Making Science Your Business: How One Researcher Became a CEO

July 12, 2016

While growing up, Crystal Icenhour worked in her family's business, a large truck repair shop. She did everything from helping her mother with accounting to assisting her father with inventory and mopping the floors. Fast forward to today-after a blur of high-quality education (she finished her Ph.D. in a jaw-dropping four years) and starting a family-Crystal is CEO at Aperiomics.

Crystal studied biology as an undergrad and earned her doctorate at the University of Cincinnati in pathobiology and molecular medicine. She spent four years doing a postdoc at the Mayo Clinic and at Duke University. While she enjoyed fostering her scientific skills, she was searching for a career path that had more of a direct impact on the world. "I spent a lot of time with my postdoc mentor talking about my career path, and he gave me good insight into the world of academia-what it was and what it wasn't," Crystal says. "I began to see some of the politics and inertia that happen in academia. And because I'm a very impatient person, I felt like it wasn't a good fit for my personality." This feeling of where to go next is common among postdocs and students. So Crystal decided to finish her postdoc and look for new opportunities.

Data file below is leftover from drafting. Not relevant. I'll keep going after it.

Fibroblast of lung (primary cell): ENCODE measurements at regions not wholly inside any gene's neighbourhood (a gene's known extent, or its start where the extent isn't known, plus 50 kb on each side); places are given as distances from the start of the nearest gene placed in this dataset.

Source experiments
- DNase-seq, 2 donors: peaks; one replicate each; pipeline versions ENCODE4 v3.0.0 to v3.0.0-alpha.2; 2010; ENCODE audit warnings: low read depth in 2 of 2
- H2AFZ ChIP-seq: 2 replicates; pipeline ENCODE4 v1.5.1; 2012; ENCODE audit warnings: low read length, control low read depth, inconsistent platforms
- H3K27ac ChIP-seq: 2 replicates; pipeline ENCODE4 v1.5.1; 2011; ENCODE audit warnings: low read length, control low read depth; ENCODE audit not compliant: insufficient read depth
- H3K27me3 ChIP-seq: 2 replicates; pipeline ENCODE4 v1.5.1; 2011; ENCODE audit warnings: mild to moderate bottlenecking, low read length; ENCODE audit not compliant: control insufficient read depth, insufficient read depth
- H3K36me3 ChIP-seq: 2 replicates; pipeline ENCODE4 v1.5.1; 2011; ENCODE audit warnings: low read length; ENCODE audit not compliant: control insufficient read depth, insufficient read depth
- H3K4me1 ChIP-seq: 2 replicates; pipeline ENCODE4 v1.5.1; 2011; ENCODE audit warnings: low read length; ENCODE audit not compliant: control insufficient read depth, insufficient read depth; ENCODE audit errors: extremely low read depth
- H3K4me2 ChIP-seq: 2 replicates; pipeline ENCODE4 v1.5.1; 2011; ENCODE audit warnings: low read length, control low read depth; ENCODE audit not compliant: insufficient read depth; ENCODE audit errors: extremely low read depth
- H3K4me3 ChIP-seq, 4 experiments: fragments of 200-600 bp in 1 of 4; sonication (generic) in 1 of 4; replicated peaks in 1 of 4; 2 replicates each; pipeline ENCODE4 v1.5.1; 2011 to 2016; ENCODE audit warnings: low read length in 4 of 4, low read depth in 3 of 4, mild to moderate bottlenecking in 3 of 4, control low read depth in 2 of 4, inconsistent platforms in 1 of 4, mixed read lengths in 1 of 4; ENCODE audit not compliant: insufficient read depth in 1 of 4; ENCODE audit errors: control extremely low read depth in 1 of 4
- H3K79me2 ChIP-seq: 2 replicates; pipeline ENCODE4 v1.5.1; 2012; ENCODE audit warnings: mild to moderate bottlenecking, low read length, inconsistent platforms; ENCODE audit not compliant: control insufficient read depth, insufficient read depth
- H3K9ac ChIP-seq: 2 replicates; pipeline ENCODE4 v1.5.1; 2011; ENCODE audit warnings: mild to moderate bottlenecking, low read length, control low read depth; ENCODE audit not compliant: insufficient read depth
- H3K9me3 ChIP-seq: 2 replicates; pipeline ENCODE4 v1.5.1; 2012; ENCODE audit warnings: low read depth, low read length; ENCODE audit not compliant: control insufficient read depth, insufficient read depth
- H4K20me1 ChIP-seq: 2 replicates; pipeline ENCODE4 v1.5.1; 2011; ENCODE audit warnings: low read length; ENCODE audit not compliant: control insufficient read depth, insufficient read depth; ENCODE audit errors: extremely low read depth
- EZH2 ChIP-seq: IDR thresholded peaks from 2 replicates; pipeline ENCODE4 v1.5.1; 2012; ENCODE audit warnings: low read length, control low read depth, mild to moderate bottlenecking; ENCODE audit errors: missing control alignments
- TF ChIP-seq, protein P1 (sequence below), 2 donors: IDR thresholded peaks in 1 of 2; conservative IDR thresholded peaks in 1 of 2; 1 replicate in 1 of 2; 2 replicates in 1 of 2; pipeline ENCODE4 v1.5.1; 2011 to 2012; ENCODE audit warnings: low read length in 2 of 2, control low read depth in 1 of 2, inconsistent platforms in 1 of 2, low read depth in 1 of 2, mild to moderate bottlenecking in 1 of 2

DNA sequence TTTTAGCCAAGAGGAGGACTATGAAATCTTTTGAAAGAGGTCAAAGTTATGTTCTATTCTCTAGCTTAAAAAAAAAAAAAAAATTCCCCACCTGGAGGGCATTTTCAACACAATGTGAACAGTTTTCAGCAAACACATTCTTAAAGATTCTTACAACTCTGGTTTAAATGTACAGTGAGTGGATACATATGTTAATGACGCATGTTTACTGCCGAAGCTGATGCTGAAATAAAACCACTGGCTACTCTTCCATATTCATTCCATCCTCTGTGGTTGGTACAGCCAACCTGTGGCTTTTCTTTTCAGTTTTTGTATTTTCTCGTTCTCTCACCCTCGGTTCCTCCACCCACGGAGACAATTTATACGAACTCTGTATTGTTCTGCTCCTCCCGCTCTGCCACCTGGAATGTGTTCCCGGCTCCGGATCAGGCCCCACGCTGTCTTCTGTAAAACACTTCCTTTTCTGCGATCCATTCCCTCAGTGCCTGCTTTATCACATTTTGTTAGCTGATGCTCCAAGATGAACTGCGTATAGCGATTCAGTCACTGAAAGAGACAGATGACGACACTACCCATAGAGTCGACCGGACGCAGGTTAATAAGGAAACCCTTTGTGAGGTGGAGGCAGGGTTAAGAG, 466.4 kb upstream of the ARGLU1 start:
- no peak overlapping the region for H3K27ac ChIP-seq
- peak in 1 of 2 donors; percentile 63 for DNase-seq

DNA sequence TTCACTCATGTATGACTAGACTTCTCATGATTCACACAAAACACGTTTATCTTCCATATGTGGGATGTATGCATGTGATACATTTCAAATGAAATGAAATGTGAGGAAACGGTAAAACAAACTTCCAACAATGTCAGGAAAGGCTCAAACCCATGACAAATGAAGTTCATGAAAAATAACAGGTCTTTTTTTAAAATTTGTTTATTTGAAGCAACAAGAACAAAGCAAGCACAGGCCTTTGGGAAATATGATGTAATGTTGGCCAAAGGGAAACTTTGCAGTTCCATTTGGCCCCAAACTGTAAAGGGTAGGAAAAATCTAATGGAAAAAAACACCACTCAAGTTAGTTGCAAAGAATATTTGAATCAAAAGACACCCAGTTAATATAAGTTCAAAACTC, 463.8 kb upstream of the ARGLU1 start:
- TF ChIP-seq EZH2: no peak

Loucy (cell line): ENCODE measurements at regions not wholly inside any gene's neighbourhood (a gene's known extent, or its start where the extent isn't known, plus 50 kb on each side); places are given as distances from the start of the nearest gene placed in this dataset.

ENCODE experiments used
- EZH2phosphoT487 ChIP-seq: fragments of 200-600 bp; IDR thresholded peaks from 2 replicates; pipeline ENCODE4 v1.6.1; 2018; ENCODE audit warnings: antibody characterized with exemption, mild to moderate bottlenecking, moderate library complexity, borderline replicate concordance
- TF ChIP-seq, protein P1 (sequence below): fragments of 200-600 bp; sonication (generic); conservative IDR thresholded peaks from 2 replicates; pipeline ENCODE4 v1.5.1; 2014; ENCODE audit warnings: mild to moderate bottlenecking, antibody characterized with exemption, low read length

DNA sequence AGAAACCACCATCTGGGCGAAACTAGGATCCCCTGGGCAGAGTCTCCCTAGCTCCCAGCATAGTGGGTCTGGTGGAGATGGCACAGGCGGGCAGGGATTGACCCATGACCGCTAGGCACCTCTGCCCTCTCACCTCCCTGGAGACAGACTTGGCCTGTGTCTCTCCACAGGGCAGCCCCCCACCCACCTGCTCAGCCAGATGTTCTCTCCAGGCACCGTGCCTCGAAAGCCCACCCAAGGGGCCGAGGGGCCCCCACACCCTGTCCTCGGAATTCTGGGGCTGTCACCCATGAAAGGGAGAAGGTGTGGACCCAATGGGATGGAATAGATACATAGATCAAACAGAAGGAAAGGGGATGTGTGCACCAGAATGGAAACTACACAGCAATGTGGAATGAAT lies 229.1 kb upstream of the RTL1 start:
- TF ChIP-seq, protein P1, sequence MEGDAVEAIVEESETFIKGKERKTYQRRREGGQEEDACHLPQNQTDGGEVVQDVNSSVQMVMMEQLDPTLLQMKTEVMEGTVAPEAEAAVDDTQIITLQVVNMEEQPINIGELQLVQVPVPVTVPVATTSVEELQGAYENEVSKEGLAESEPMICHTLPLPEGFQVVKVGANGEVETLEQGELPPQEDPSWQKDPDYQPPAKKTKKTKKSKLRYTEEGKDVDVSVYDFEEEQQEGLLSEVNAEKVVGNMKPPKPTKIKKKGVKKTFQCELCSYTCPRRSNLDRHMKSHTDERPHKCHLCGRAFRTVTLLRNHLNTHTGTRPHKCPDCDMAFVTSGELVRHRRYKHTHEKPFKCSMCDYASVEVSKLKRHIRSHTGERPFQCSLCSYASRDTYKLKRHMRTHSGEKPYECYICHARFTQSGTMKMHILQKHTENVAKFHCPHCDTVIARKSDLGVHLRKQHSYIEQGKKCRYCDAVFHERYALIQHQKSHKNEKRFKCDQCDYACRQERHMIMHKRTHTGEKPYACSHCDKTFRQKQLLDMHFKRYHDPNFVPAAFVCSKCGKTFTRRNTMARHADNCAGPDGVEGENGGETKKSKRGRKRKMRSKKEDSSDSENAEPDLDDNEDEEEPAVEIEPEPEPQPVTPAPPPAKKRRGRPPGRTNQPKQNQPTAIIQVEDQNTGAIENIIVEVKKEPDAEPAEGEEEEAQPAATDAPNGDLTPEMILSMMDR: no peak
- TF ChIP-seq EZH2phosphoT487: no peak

A networking lunch brought about a life-changing event: her friend knew a professor at the University of Virginia with a great idea and a year's worth of funding from NIH who was looking for someone to make his idea into reality. Crystal's friend wasn't interested, but Crystal certainly was.

She spent the next year working nights and weekends to get Phthisis Diagnostics off the ground. "We had one year of funding. No lab, no bank account, (and) nothing else," Crystal remembers. Although that year was lonely and challenging at times, she could see the light at the end of the tunnel. "I don't believe in failure, and I don't believe in regrets," Crystal says. "I've been this way my whole life. It was never an option in my head that this company wasn't going to succeed." Crystal worked very hard that year, and Phthisis Diagnostics, which began as an idea with a grant, was acquired seven years later by a bigger company. Crystal then went on to establish her own company, Icenhour Biotech, and is now cofounder and CEO of Aperiomics.

Working for a business-or starting your own-requires a thick skin and an iron stomach. "You have to be extremely risk-tolerant," Crystal advises. "It takes quite a bit of guts. If you can't stand the thought of losing time [or] money or possibly failing, this is not for you."

For people who want to learn more about entrepreneurship there are many opportunities, from working in industry to starting your own company like Crystal did, or taking smaller steps to introduce yourself to the world of business. 

Groups like the Kauffman Foundation run "entrepreneur boot camps," which translates the vocabulary and inner workings of the business world for people who have spent a good chunk of their lives in labs. Icenhour is one of the instructors for the course, which covers topics like company lifecycles, regulatory considerations, and business planning.

"Whether it's a course, doing an internship somewhere, or going to networking events or seminars at business schools, scientists need to actually step out of the lab and into the world of business and see how they feel about it," Crystal says. "I'm a firm believer that you don't know what you're good at until you try it." So step out of your comfort zone and try something new!